- A shortage of beehives is looming over Victoria’s horticulture sector, with the almond industry the first to feel the pain during pollination season.
- The almond industry is bracing for a $200 million economic hit due to the beehive shortage.
- The Victorian government will leave a ban on moving beehives and equipment from NSW into Victoria “for as long as necessary”.
Victoria is grappling with a serious beehive shortage that threatens to inflict a multimillion-dollar blow to the state’s almond sector, the first horticulture industry to be affected during the crucial pollination season.
The season generally begins in August across warmer parts of Victoria, but has been hit by the detection of the varroa mite at the Port of Newcastle in NSW.
Victoria is facing a serious beehive shortage.Credit:Simon Schluter
Authorities have placed bans on the movement of bees and beekeeping equipment from NSW into Victoria to prevent the spread of the pest.
Local beekeepers are now bracing for heavy financial losses, with some unable to retrieve hives from NSW.
The hive shortage will soon affect other crops, including apples, pears, stone fruits, cherries and canola, when their pollination seasons begin.
Almond Board of Australia chief executive Tim Jackson said Victoria’s almond industry had been on track to deliver $600 million in value, but the sector was about 70,000 hives short of the 150,000 it required.
He said the beehive shortage combined with wet weather meant production could take a $200 million hit this year.
“It’s been an unmitigated mess,” he said.
Australia had been one of the few countries that was free of the varroa mite – a tiny parasite that attack European honey bees, crippling their wings and eventually killing entire colonies.
Victoria is Australia’s largest producer of almonds, with an export value of $454 million in 2019-20, according to state government figures.
Commercial beekeeper Lindsay Callaway. Credit:Justin McManus
But Jackson said the hive shortage could soon hit other crops.
“The restriction of beehive movements will have an impact on other industries as the season unfolds,” he said.
It had previously been common for beekeepers to distribute hives to growers on either side of the Victoria-NSW border.
Commercial beekeeper Lindsay Callaway, who is based in Maldon, northwest of Melbourne, said he had about 500 beehives stranded in NSW.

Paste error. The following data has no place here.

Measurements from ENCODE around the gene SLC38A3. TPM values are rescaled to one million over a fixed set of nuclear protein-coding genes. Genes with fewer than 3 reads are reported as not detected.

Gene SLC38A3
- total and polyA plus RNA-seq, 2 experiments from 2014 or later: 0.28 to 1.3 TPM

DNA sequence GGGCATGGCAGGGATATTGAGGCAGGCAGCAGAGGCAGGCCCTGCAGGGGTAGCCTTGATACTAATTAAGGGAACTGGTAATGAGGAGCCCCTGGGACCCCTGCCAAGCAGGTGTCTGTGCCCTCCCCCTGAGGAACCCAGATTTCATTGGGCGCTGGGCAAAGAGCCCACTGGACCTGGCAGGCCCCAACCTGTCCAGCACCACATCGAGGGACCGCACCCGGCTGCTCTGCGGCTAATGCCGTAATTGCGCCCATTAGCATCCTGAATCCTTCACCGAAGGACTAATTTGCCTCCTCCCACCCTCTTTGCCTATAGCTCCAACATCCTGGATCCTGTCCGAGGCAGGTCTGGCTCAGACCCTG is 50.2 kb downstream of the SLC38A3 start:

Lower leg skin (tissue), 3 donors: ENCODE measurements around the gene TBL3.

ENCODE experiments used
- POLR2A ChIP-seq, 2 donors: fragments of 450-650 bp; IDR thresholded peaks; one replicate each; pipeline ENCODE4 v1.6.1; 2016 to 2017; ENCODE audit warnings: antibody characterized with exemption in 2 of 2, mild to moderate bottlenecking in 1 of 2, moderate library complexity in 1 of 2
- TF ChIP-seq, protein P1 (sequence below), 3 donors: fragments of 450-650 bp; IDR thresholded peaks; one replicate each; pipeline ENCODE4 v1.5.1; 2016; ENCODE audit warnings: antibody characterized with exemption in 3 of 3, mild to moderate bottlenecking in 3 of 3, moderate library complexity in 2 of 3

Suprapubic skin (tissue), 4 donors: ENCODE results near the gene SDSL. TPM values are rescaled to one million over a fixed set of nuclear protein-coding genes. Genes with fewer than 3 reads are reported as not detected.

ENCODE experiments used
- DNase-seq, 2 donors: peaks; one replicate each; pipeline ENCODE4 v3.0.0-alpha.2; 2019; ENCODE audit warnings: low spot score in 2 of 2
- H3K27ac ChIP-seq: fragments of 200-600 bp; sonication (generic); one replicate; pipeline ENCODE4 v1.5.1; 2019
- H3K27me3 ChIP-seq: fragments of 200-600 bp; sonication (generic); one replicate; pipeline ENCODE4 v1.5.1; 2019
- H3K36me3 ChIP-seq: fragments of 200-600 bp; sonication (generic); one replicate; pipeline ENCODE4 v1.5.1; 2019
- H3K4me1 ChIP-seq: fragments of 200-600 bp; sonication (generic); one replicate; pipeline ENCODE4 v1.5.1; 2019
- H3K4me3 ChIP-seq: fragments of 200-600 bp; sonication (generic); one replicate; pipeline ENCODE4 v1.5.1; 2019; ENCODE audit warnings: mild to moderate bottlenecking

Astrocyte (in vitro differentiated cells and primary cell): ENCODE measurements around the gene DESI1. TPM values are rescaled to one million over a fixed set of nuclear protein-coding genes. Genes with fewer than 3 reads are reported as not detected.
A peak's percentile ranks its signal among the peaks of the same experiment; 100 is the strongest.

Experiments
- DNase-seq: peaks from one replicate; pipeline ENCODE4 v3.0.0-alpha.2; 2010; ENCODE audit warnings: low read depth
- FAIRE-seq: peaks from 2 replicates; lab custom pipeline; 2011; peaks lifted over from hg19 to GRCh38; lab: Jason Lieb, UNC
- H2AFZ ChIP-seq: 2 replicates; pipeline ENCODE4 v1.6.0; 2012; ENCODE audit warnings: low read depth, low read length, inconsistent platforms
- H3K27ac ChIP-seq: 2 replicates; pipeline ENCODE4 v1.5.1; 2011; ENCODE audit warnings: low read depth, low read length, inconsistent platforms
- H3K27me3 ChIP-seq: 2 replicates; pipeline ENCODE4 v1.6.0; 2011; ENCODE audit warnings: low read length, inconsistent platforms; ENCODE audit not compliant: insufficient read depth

Apple grower Mark Wood at his Harcourt orchard, where he will soon have beehives for pollination. Credit:Justin McManus
He estimated his business would lose about $250,000 due to the outbreak interstate, including $75,000 in lost contracts to the almond industry.
“The varroa mite is putting the industry under a fair bit of stress,” he said. “There’s a lot of heartache.”
Callaway said the restrictions on movement posed a bigger challenge than the pandemic lockdowns over the past two years, when beekeepers were allowed to continue travelling interstate.
“COVID was a practice run. This is harder,” he said.
More than 4000 hives have been destroyed in NSW since the mite was detected in June. It has now been identified at almost 100 sites across the state.
Callaway said beekeepers would need extensive management plans, which may include chemicals, to manage the varroa mite if it became established across Australia.
“It’s sad to think this could be the end of an era for beekeeping in Australia.”
Paul Thompson, chief executive of publicly listed almond grower Select Harvests, said he was aware of growers who previously had up to six hives per hectare, but were now down to two.
“Fortunately, we’re not in that situation,” he said.
Melbourne beekeeper Rob Kerr.Credit:Simon Schluter
Thompson said it was unclear how his company’s Victorian operation would be affected.
A Victorian government spokeswoman said strict measures had been introduced to protect the state’s agriculture and beekeeping sectors from the varroa mite, which could cause losses of up to $295 million a year for pollination-reliant industries.
“Movement controls to protect Victoria will remain in place for as long as necessary to protect against the threat of varroa mite entry into Victoria,” she said.
Harcourt apple grower Mark Wood said pollination was essential to a successful harvest and he planned to hire 35 hives this year.
“Pollination is one of the key factors to getting a good start to the year,” he said.
Pollination on apple farms generally starts in October. Wood said he had been assured by his beekeeper that he would have enough hives.
Melbourne beekeeper Rob Kerr said varroa mite also threatened suburban beekeepers because of the work and time required to prevent the pest from destroying hives.
Almond crops are heavily reliant on bees for pollination. Credit:Erin Jonasson
“The burden on an average backyard beekeeper is quite a lot larger because the treatment requirements are so much more complex,” he said.
Kerr said he had heard of instances in Europe where varroa mite outbreaks resulted in beekeeping clubs disbanding.
“The whole beekeeping structure can be at risk.”
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